Stepping into the past:

🕔Jun 13, 2011

The not-so-delicate sound of sheep hooves on a wooden boardwalk rouses me from a deep sleep. I open my eyes and try to remember where I am. I scan my surroundings for clues, but the rustic wooden walls don’t give much away. There is admittedly an old-timey quality to them, but the dim light and strange sounds from outside the window conspire to confuse me. Glancing around the room, I see a leather-bound book on a lace-covered table, a rifle mounted on the wall, an ornate wardrobe in the corner. It’s all strangely familiar, yet utterly foreign. I stumble to the window and see the offending sheep; beyond, a handful of buildings stand in the fields by the lake. Then I remember: I’m sleeping in a National Historic Site. This is Fort St. James.

The restored heritage site is designed to transport curious visitors through history, a kind of living museum. Open in the summer and catering largely to travelling tourists, the site employs guides who dress in period costume and are extremely knowledgeable about the storied history of the fort and the people who lived and worked there. But it’s not just for tourists: the old fort hosts special events throughout the year and is expanding its repertoire to attract regional visitors, school programs, and travellers looking for something more than a museum.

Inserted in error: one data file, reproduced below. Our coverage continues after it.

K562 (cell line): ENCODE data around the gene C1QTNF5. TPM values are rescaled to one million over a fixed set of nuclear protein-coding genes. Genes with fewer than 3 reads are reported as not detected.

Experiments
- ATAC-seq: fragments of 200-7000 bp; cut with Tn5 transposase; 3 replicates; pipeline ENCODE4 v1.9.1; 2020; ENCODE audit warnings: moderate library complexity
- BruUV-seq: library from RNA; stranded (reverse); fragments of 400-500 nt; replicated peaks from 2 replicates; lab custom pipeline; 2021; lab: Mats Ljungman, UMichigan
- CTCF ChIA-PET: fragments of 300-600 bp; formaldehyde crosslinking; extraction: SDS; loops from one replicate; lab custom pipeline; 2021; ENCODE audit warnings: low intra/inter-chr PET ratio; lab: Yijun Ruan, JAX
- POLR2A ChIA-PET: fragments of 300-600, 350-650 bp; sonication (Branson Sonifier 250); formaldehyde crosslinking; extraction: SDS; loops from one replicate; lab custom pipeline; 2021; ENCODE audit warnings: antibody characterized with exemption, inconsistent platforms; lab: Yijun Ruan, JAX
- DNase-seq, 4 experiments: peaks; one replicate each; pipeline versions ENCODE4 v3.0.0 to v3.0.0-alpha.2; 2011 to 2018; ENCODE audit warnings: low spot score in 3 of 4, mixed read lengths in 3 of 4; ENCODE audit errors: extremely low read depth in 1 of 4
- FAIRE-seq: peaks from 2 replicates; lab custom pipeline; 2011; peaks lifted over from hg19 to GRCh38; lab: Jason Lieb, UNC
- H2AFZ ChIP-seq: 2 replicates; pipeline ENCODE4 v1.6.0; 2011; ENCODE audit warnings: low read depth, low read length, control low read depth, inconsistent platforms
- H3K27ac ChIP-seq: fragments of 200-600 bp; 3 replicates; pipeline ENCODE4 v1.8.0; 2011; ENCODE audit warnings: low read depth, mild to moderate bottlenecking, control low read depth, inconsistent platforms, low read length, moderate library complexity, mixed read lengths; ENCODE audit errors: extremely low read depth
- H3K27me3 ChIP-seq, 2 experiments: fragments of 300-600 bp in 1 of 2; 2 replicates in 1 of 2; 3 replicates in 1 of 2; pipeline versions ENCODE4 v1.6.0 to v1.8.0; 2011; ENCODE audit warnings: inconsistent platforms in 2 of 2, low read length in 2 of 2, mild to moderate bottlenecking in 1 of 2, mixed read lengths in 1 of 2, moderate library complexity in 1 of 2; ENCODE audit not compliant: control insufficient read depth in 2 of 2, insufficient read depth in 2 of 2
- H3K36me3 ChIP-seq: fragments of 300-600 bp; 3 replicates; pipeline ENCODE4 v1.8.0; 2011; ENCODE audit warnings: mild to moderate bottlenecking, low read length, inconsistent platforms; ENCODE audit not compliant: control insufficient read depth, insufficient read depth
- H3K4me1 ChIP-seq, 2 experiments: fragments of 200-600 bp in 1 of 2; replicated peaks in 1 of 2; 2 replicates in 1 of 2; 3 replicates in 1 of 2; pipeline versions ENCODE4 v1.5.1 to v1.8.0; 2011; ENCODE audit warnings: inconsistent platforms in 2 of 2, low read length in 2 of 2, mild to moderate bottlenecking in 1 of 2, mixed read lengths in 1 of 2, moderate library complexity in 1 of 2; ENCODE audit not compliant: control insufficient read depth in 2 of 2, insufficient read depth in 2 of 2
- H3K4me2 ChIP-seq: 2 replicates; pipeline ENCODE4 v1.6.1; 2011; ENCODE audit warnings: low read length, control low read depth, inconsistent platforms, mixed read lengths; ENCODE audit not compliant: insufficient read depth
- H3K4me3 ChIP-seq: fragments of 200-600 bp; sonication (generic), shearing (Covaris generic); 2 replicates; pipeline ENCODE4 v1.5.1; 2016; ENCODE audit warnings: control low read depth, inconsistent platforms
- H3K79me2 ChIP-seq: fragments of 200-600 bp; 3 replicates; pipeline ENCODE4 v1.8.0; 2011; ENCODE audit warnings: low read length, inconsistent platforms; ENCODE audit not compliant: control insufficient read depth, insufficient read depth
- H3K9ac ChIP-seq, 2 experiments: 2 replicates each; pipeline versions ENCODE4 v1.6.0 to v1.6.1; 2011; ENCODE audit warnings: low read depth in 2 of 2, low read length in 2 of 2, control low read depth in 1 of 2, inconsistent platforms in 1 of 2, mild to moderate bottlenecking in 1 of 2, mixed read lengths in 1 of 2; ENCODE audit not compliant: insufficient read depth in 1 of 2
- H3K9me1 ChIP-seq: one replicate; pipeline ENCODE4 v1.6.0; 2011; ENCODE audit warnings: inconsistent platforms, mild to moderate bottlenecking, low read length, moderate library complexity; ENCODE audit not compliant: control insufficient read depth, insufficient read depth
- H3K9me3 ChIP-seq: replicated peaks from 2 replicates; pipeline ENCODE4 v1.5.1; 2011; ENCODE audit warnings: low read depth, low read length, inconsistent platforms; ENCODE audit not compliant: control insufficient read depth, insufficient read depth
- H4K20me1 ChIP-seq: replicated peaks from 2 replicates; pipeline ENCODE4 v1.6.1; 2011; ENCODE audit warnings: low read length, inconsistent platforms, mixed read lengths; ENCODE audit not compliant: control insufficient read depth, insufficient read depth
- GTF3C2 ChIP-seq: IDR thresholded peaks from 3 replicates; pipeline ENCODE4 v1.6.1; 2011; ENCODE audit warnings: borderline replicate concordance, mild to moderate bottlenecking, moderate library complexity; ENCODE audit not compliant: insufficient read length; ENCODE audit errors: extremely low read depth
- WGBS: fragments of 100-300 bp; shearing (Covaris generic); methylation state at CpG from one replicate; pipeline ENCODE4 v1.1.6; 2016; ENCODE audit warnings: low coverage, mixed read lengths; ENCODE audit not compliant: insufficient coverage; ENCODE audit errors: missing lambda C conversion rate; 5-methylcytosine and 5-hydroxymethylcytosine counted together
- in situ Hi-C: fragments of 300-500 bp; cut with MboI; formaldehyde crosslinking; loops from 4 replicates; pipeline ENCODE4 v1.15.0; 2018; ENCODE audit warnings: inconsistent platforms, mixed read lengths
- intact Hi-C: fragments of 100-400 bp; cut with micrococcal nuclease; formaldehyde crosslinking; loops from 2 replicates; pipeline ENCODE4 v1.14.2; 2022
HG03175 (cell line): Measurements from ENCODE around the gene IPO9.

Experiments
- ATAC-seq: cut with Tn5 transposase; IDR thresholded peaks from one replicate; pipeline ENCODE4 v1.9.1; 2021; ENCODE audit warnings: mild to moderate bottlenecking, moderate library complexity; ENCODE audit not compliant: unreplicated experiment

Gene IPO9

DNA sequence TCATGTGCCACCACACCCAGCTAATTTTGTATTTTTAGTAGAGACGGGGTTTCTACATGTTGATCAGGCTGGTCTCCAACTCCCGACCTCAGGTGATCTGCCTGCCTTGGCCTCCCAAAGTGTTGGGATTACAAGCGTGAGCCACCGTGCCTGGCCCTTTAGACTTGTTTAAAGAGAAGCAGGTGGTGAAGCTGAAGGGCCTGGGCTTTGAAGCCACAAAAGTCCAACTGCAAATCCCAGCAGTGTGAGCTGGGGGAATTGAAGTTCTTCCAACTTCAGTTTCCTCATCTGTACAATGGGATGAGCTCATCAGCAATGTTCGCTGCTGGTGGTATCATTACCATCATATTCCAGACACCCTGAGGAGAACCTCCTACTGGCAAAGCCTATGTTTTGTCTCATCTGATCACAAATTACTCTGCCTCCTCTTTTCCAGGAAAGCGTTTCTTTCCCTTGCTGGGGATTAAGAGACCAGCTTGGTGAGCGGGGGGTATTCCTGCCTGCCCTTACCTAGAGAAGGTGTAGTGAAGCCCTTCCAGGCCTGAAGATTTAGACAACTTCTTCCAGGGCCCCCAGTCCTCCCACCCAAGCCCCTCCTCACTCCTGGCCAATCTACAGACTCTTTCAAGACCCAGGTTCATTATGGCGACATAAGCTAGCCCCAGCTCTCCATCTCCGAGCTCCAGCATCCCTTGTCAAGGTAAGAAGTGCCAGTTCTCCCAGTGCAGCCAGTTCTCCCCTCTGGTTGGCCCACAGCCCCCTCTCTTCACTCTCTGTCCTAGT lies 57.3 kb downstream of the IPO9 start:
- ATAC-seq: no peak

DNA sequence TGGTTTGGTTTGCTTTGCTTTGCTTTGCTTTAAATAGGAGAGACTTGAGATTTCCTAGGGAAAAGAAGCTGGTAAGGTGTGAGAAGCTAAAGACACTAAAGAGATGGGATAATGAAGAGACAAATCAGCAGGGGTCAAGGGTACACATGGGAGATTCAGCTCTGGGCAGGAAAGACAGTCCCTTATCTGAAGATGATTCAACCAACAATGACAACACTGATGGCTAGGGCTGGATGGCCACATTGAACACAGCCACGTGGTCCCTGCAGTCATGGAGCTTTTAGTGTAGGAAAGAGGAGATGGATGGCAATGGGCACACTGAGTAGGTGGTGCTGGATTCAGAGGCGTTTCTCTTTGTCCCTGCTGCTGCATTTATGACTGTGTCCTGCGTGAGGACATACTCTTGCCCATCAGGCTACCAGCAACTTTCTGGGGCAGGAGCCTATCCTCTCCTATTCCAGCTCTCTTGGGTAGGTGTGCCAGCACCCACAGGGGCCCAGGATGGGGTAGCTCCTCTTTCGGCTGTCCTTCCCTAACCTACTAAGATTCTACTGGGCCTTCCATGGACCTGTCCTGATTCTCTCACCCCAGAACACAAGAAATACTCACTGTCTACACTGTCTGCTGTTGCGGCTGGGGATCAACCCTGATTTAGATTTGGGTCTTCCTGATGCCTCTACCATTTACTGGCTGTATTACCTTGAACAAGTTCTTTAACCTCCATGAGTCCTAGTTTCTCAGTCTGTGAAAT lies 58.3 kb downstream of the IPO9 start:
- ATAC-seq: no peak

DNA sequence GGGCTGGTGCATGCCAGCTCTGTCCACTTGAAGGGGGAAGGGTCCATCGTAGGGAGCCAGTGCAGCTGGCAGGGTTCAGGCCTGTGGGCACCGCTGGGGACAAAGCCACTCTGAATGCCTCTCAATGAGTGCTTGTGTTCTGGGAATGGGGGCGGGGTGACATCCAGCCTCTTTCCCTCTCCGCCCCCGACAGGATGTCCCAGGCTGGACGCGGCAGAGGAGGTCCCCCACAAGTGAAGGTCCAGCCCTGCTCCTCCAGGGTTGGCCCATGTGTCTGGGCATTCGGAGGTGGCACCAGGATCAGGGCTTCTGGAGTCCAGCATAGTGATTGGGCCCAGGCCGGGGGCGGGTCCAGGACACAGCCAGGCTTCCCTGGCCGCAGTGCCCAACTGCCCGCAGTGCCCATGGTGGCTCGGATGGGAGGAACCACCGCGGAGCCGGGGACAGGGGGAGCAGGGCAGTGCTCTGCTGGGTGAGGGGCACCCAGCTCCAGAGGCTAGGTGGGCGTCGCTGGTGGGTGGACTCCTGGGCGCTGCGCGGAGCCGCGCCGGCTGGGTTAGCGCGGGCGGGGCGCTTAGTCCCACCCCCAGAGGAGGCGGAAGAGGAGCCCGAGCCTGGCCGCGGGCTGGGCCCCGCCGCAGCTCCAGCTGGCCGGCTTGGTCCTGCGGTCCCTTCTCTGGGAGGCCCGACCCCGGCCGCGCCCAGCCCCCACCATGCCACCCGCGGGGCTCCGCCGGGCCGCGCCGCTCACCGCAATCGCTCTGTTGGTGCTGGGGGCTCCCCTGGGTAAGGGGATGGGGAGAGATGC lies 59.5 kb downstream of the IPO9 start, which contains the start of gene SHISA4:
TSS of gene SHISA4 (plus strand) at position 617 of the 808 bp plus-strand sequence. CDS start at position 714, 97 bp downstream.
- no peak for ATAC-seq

Last summer, Parks Canada piloted a new program at the site, offering bed-and-breakfast accommodation inside the site itself. You spend a night at the Officer’s House watching the sun drop below the horizon at the far end of Stuart Lake as a massive musk-ox wanders lazily around the fenced yard. Inside, you stoke the fire in the cast-iron wood-burning oven and cook your meal while listening to the bleating of sheep, clucking of chickens, and the occasional whinny of a resident horse. For one night, you live like it’s the 19th century, wandering through rooms filled with catalogued artifacts, sitting on original furniture and sleeping on a bed that Hudson Bay Company employees once slept on. In a weird way, it’s like time travel.